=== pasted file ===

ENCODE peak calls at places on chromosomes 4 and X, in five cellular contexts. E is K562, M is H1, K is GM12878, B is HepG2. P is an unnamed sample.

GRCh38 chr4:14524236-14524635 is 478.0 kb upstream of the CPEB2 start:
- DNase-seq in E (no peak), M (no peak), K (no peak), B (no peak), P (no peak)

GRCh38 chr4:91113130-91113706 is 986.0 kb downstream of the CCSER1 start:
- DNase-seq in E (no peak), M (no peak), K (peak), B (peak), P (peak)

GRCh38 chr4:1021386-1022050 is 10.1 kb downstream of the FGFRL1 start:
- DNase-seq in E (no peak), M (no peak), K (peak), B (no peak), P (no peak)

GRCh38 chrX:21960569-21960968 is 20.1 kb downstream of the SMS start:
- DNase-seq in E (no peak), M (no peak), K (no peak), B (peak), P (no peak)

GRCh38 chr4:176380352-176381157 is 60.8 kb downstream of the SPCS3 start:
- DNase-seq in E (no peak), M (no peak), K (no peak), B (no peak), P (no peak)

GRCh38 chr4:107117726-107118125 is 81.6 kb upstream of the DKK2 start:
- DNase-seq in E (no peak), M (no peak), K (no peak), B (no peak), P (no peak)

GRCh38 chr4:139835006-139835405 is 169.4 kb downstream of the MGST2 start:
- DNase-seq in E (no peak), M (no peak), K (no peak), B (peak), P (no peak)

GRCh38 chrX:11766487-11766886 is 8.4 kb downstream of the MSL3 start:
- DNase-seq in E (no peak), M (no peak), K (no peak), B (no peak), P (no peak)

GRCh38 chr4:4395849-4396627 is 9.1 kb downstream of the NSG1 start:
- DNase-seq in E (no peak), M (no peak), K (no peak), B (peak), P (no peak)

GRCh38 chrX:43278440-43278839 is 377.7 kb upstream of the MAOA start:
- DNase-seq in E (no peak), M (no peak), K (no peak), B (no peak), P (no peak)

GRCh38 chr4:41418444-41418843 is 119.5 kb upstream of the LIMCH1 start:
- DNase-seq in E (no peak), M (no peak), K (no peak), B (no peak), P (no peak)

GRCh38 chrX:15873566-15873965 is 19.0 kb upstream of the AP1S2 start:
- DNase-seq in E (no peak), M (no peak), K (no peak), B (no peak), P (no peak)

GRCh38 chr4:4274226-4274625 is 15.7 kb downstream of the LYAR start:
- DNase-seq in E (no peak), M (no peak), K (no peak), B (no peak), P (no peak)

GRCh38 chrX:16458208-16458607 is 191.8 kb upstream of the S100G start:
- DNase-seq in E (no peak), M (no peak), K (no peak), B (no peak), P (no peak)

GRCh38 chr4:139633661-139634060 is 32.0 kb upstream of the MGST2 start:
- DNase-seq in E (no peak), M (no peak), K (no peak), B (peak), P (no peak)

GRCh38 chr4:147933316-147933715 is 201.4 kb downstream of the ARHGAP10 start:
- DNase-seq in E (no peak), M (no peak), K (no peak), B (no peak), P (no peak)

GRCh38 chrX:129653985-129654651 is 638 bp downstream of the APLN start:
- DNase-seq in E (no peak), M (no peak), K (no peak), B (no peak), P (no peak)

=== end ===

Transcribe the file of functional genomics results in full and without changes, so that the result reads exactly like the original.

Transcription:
ENCODE peak calls at places on chromosomes 4 and X, in five cellular contexts. E is K562, M is H1, K is GM12878, B is HepG2. P is an unnamed sample.

GRCh38 chr4:14524236-14524635 is 478.0 kb upstream of the CPEB2 start:
- DNase-seq in E (no peak), M (no peak), K (no peak), B (no peak), P (no peak)

GRCh38 chr4:91113130-91113706 is 986.0 kb downstream of the CCSER1 start:
- DNase-seq in E (no peak), M (no peak), K (peak), B (peak), P (peak)

GRCh38 chr4:1021386-1022050 is 10.1 kb downstream of the FGFRL1 start:
- DNase-seq in E (no peak), M (no peak), K (peak), B (no peak), P (no peak)

GRCh38 chrX:21960569-21960968 is 20.1 kb downstream of the SMS start:
- DNase-seq in E (no peak), M (no peak), K (no peak), B (peak), P (no peak)

GRCh38 chr4:176380352-176381157 is 60.8 kb downstream of the SPCS3 start:
- DNase-seq in E (no peak), M (no peak), K (no peak), B (no peak), P (no peak)

GRCh38 chr4:107117726-107118125 is 81.6 kb upstream of the DKK2 start:
- DNase-seq in E (no peak), M (no peak), K (no peak), B (no peak), P (no peak)

GRCh38 chr4:139835006-139835405 is 169.4 kb downstream of the MGST2 start:
- DNase-seq in E (no peak), M (no peak), K (no peak), B (peak), P (no peak)

GRCh38 chrX:11766487-11766886 is 8.4 kb downstream of the MSL3 start:
- DNase-seq in E (no peak), M (no peak), K (no peak), B (no peak), P (no peak)

GRCh38 chr4:4395849-4396627 is 9.1 kb downstream of the NSG1 start:
- DNase-seq in E (no peak), M (no peak), K (no peak), B (peak), P (no peak)

GRCh38 chrX:43278440-43278839 is 377.7 kb upstream of the MAOA start:
- DNase-seq in E (no peak), M (no peak), K (no peak), B (no peak), P (no peak)

GRCh38 chr4:41418444-41418843 is 119.5 kb upstream of the LIMCH1 start:
- DNase-seq in E (no peak), M (no peak), K (no peak), B (no peak), P (no peak)

GRCh38 chrX:15873566-15873965 is 19.0 kb upstream of the AP1S2 start:
- DNase-seq in E (no peak), M (no peak), K (no peak), B (no peak), P (no peak)

GRCh38 chr4:4274226-4274625 is 15.7 kb downstream of the LYAR start:
- DNase-seq in E (no peak), M (no peak), K (no peak), B (no peak), P (no peak)

GRCh38 chrX:16458208-16458607 is 191.8 kb upstream of the S100G start:
- DNase-seq in E (no peak), M (no peak), K (no peak), B (no peak), P (no peak)

GRCh38 chr4:139633661-139634060 is 32.0 kb upstream of the MGST2 start:
- DNase-seq in E (no peak), M (no peak), K (no peak), B (peak), P (no peak)

GRCh38 chr4:147933316-147933715 is 201.4 kb downstream of the ARHGAP10 start:
- DNase-seq in E (no peak), M (no peak), K (no peak), B (no peak), P (no peak)

GRCh38 chrX:129653985-129654651 is 638 bp downstream of the APLN start:
- DNase-seq in E (no peak), M (no peak), K (no peak), B (no peak), P (no peak)